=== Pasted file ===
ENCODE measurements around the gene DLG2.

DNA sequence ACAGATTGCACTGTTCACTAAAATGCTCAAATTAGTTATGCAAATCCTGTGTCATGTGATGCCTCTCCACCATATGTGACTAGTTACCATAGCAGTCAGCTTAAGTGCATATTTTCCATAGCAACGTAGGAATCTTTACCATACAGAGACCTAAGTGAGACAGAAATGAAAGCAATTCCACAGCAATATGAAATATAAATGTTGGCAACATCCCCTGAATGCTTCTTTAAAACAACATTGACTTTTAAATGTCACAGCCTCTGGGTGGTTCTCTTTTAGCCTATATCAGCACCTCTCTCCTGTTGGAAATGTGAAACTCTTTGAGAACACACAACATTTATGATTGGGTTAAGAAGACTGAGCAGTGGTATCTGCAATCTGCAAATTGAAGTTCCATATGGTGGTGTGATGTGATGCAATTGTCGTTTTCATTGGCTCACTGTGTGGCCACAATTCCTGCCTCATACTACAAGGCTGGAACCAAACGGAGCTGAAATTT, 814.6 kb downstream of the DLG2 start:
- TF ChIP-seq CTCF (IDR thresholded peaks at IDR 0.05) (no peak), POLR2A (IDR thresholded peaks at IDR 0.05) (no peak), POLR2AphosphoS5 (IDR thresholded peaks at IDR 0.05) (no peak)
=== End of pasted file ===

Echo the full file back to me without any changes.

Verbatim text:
ENCODE measurements around the gene DLG2.

DNA sequence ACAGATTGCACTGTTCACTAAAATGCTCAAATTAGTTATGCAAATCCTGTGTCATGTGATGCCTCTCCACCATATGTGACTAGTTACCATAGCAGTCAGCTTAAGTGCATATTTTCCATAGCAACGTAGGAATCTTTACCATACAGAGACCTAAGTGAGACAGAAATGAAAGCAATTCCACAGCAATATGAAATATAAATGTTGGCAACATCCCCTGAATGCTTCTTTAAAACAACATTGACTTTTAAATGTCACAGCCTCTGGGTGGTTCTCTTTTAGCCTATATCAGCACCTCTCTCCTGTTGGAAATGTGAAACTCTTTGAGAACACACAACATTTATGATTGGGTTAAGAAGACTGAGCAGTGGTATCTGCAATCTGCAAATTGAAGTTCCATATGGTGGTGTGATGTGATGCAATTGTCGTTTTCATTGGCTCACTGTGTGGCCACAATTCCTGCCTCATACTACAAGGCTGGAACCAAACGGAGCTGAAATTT, 814.6 kb downstream of the DLG2 start:
- TF ChIP-seq CTCF (IDR thresholded peaks at IDR 0.05) (no peak), POLR2A (IDR thresholded peaks at IDR 0.05) (no peak), POLR2AphosphoS5 (IDR thresholded peaks at IDR 0.05) (no peak)